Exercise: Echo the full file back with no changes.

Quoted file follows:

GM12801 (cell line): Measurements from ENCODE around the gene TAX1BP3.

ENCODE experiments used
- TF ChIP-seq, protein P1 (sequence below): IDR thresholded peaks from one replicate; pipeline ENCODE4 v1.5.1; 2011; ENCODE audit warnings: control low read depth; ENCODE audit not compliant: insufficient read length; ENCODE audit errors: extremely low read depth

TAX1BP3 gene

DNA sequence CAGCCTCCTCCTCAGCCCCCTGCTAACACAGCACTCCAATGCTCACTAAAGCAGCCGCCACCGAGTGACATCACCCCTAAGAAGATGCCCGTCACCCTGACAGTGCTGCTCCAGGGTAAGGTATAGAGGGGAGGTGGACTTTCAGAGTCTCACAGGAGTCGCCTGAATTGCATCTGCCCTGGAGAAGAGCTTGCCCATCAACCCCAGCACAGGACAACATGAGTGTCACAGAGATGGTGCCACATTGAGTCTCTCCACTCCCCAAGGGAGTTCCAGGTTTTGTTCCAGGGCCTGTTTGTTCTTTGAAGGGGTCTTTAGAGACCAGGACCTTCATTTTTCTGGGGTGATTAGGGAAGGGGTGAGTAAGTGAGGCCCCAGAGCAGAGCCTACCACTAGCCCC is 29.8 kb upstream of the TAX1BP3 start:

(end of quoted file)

GM12801 (cell line): Measurements from ENCODE around the gene TAX1BP3.

ENCODE experiments used
- TF ChIP-seq, protein P1 (sequence below): IDR thresholded peaks from one replicate; pipeline ENCODE4 v1.5.1; 2011; ENCODE audit warnings: control low read depth; ENCODE audit not compliant: insufficient read length; ENCODE audit errors: extremely low read depth

TAX1BP3 gene

DNA sequence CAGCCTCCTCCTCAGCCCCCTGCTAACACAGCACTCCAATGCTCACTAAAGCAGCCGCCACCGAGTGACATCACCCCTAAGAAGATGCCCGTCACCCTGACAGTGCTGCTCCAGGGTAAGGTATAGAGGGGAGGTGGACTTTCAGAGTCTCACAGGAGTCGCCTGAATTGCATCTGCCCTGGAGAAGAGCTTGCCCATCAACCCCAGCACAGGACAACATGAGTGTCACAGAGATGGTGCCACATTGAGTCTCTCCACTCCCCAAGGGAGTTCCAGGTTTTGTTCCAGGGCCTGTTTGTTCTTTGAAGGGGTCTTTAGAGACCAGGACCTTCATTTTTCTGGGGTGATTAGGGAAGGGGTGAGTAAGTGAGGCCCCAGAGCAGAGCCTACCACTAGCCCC is 29.8 kb upstream of the TAX1BP3 start: